My husband still has his nose this morning – but barely. I’ve talked about this nose before, how strong and handsome of a nose he has. I tend to marvel at his nose because noses are not typically a noticeably attractive feature, what with it being surrounded by the “windows to the soul” and “winning smiles” and such. But it’s the thought of his endearing nose that restrains me in those rare moments when I want to give him a good punch.
I’m not a violent person. I’ve only ever hit one person in my life and it was a creepy boy in youth group that kept trying to slide his hand up my leg, so after one very clear warning, I stood up and slapped him square across the face – my one, solitary encounter with physical violence.
But sometimes, the people we love the most can also get under our skin the most, and if they keep crawling under our skin, they eventually find that trigger under our arm that makes us want to haul off and make violent contact with their flesh.
Last night was one of those nights. Lukus and I were both extremely tired, Eisley was being especially difficult as she kept demanding to eat some non-existent chips, and Taytem was stalling on her bedtime. We were barely holding on to patience, with every word being carefully measured out of our mouths. Now, in our early days of marriage, we took every little moody tone as a personal offense, not allowing the other person to ever speak with irritability without taking great offense. After a few years, we learned to extend some grace to one another, that it was not worth taking personally, and to give the other some space until the irritability passed. We’ve been fairly successful too, when the irritability descends into disrespect, to be able to say, “I understand you’re frustrated about something, but please don’t take it out on me,” and the other will say, “You’re right, I’m sorry,” and we move on.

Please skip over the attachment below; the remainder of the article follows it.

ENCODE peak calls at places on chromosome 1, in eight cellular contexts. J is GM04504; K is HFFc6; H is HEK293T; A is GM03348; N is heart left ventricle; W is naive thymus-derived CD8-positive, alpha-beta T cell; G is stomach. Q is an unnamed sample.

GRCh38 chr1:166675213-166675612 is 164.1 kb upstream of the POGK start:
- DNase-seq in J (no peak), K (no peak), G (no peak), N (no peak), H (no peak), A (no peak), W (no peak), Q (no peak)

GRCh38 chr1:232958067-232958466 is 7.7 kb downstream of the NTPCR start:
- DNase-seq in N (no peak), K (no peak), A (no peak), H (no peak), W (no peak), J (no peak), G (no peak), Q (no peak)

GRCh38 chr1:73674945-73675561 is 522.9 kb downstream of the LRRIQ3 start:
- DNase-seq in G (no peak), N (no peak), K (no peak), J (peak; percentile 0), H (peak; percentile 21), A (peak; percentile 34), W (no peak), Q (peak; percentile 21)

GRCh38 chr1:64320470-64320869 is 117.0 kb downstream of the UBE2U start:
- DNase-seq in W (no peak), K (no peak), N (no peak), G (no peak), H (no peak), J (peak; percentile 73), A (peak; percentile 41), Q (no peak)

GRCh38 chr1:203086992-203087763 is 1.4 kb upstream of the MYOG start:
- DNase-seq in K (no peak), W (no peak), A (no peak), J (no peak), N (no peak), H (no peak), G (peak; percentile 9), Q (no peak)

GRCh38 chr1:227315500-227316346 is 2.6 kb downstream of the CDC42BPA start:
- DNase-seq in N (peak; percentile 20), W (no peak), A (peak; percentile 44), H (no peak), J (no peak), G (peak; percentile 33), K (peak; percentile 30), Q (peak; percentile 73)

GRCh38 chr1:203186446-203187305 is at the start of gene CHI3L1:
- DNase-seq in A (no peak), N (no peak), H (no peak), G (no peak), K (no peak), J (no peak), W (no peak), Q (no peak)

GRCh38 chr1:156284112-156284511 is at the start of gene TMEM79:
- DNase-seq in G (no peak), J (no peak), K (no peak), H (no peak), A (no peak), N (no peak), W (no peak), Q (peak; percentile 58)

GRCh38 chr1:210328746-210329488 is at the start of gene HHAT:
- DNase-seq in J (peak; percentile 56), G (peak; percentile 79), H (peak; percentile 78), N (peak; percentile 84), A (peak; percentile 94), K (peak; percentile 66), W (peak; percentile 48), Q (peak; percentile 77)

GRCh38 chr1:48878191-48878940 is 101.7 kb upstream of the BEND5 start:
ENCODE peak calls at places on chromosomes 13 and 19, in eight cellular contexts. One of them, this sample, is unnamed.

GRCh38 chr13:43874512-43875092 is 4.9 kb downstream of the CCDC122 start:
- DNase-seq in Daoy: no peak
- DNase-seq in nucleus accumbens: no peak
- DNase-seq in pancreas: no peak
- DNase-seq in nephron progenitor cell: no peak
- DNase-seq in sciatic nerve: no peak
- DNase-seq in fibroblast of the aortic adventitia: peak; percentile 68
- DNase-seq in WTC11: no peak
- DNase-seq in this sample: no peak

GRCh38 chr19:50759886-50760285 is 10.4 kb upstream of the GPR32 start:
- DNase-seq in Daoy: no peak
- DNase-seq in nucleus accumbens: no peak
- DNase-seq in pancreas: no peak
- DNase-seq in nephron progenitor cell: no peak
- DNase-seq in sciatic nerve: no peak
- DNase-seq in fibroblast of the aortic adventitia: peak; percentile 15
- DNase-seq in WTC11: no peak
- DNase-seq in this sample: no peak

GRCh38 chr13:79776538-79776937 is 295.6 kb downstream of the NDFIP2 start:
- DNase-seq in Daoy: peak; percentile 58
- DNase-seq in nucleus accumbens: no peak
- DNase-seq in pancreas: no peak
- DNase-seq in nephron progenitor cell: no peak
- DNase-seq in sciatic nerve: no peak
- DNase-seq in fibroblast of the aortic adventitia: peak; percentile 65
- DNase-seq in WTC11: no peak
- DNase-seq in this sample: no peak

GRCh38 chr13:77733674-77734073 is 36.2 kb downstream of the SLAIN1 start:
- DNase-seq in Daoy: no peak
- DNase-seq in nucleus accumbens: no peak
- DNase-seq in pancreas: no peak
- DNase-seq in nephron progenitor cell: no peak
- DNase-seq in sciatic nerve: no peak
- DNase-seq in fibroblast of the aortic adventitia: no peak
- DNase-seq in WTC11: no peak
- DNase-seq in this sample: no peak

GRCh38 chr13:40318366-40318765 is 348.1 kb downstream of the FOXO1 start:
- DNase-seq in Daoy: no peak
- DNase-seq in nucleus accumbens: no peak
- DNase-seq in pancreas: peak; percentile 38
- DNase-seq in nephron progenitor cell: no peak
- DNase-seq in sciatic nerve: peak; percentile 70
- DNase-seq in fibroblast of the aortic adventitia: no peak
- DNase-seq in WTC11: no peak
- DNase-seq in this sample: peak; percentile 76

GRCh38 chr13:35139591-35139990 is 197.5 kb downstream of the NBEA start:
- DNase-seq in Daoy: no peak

But every now and then…every now and then, someone says or does something so insensitive that it’s almost like they’ve turned into a caricature from Everybody Loves Raymond. Like when a husband has gone to great lengths to provide a romantic evening, and when it comes time to turn the lights down low, the wife puts on her sweat pants and rolls over to go to sleep.
Last night, my husband’s body was momentarily possessed by the spirit of Raymond. I had been working for two days straight on some major cleaning projects around the house. I had carried large pieces of furniture downstairs by myself to complete the project. Not to mention that I had been taking care of my girls all day, cleaned their bathroom, put away some laundry, and actually made our bed for the first time in four months. I had worked really hard that day, and was fairly satisfied with my efforts, hoping that they would be noticed and appreciated. And they were.
By our Korean student.
But in a moment of weakness, in that stressful window between getting home at bedtime with the girls and actually getting them into bed, my husband chose that moment to complain about a pot of day-old oatmeal that was sitting on the kitchen counter. Granted, my husband is very helpful around the house, and he doesn’t ask for much, but he really hates dirty dishes building up on the counter. He often does them voluntarily, and all he asks is that I don’t let the pan of eggs sit until it’s like stripping 40 year old wallpaper, and that I don’t let things like oatmeal turn to glue. It’s a perfectly reasonable request, and I should have taken care of it. But I just hadn’t gotten to it, and it wasn’t like I was expecting him to take care of it.
But I, too, succumbed to tiredness, and with a fair amount of defensiveness, said, “Well, I’m sorry, but I had to change Eisley immediately after breakfast, and then I spent the rest of the day doing those two big cleaning projects, as well as cleaning the girl’s bathroom and putting away laundry, not to mention that the girls kept me pretty busy all day.”